Health and Medicine
RICHMOND, Va. (AP) _ Virginia’s death toll from opioid overdoses keeps rising despite state and local governments spending millions on making an antidote available. The Richmond Times-Dispatch reports that figures through the first three months of this year show Virginia was on pace to record its highest opioid overdose death toll since it began tracking the data in 2007. That’s despite the state health department spending nearly $2 million dispensing the drug naloxone since late 2016, almost three times what it spent on all other harm reduction services combined. Emergency response agencies have spent more. The U.S. Centers for Disease Control and Prevention said in a report last month that the doubling of naloxone prescriptions between 2017 and 2018 resulted in a slight reduction in deaths. Researchers said dispensing levels are still inadequate.
Its not perfect but lets not start all over again – that was US Senator Mark Warner’s advice about the Affordable Care Act as he toured Carilion Roanoke Memorial Hospital today and then held a round table discussion with doctors and health care providers from the valley. Warner did say he does not expect health care reform to be at the top of the Senate agenda when they are back in session next month.
A pilot program in the northern Shenandoah Valley that helped pinpoint what steps to take next concerning the opioid crisis is now coming to the Roanoke Valley. Governor Northam helped make that announcement yesterday, as WFIR’s Gene Marrano reports:
On a stop in Roanoke today Governor Northam announced that data-sharing via “Virginia’s Framework for Addiction Analysis and Recovery” – or FAACT, will expand to the Roanoke Valley. In the Shenandoah Valley a pilot program has shown it to be effective in helping fight the opioid crisis. The Roanoke Valley Collective Response that includes the Urgent Love initiative will use the data collected for strategic planning in fighting the opioid crisis.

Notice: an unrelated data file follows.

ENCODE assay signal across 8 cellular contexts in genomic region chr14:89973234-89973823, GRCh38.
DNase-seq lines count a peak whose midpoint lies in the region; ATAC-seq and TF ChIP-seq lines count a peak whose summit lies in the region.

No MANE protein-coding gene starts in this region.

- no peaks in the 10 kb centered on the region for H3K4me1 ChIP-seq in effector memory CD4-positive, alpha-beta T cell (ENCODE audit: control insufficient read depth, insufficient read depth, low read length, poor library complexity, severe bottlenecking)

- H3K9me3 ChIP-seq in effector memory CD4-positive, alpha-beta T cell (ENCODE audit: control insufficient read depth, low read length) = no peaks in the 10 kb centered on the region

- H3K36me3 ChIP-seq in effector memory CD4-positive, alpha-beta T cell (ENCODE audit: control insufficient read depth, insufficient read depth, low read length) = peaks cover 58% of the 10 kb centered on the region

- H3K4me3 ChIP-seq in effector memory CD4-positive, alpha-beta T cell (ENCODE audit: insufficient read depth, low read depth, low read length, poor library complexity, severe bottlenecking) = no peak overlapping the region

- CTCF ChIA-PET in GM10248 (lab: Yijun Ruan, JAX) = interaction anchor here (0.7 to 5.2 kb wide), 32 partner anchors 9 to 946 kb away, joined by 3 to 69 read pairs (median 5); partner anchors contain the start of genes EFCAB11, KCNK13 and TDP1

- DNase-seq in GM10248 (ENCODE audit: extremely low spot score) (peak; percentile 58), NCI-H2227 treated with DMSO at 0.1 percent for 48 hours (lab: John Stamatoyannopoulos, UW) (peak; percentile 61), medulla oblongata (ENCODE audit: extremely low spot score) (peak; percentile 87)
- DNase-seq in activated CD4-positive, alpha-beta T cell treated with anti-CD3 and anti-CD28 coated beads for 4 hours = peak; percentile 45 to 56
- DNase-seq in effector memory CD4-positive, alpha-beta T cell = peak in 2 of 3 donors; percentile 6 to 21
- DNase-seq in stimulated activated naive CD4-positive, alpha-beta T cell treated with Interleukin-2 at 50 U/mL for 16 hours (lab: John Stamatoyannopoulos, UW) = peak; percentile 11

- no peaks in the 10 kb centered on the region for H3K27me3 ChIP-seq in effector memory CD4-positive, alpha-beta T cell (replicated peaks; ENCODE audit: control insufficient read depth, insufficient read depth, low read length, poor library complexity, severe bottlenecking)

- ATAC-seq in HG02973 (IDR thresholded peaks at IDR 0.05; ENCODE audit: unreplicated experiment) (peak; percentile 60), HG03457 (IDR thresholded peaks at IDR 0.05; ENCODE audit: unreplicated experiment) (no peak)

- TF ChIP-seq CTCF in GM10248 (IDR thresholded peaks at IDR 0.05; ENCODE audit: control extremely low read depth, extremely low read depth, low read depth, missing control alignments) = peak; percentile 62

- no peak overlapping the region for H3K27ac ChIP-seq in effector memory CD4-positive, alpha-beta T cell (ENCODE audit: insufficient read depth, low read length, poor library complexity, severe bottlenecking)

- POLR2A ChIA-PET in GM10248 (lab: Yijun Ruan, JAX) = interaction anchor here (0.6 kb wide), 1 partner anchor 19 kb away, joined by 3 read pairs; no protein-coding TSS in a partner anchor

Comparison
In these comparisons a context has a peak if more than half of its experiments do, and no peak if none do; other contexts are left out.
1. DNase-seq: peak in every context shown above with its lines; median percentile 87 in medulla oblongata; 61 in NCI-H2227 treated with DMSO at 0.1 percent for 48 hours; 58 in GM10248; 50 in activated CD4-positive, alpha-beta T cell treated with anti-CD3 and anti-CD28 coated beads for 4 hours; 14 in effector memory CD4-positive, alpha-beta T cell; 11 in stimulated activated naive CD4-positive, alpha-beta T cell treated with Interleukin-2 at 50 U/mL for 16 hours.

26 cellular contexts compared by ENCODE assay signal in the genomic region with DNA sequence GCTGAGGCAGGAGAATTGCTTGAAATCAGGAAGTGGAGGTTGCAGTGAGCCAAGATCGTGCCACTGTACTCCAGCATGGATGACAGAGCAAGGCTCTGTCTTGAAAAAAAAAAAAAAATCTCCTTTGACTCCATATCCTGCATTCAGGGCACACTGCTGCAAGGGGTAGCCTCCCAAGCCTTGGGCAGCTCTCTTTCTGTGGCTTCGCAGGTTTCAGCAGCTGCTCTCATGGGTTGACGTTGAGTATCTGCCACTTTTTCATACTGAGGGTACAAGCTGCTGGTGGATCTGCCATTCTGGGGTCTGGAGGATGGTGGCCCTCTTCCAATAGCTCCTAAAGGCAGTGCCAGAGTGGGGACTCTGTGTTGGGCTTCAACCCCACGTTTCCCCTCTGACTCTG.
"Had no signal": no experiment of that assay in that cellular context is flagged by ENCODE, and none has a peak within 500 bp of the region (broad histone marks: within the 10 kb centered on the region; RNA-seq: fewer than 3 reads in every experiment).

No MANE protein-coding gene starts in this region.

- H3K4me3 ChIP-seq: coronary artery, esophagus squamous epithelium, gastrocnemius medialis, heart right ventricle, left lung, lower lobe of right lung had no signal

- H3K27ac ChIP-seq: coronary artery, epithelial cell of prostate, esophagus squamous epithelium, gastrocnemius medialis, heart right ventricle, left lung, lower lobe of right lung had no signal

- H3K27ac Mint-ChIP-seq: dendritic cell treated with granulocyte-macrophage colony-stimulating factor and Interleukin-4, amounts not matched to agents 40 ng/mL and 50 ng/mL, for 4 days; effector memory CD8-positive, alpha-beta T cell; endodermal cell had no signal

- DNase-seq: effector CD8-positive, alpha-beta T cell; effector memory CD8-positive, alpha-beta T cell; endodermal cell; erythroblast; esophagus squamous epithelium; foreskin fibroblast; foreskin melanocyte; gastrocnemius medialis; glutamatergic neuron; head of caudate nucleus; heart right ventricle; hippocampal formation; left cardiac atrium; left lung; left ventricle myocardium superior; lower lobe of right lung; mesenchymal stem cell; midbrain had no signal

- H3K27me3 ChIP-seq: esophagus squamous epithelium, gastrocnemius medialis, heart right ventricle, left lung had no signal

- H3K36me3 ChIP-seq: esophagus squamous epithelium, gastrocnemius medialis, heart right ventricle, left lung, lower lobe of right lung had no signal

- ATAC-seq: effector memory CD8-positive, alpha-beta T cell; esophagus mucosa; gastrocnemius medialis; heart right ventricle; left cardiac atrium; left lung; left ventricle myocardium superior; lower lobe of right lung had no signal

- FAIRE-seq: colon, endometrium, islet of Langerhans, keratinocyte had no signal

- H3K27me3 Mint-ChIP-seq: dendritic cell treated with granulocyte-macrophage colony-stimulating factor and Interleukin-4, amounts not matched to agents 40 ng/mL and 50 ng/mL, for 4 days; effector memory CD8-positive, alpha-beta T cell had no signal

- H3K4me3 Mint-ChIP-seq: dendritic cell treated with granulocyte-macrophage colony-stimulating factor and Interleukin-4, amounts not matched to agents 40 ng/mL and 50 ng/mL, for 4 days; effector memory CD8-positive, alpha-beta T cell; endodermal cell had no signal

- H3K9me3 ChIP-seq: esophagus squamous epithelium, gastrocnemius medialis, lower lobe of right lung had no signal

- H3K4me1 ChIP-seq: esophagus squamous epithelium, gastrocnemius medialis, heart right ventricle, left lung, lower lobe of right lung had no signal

With students now heading back in school, the Virginia Department of Health is asking parents to talk to their children about the dangers of vaping. The department says use of e-cigarettes like Juuls has been the most common tobacco product used by U.S. middle and high schoolers in the last five years. Many states report severe lung illnesses from using such products.
VDH news release: As students across the Commonwealth head back to school or college, the Virginia Department of Health reminds parents to talk to their sons and daughters about the dangers of e-cigarette use, or “vaping.” Since 2014, e-cigarettes have been the most commonly used tobacco product among US middle and high school students. In fact, between 2017 and 2018 alone, the number of youth who used e-cigarettes went up by 1.5 million nationwide.
While all forms of tobacco use cause disease and death, recently a new danger has been linked to “vaping” or “dabbing” (vaping marijuana oils, extracts or concentrates). Since June 28, 2019, many states have been investigating cases of patients hospitalized with severe lung illness associated with those activities — primarily among teens and young adults.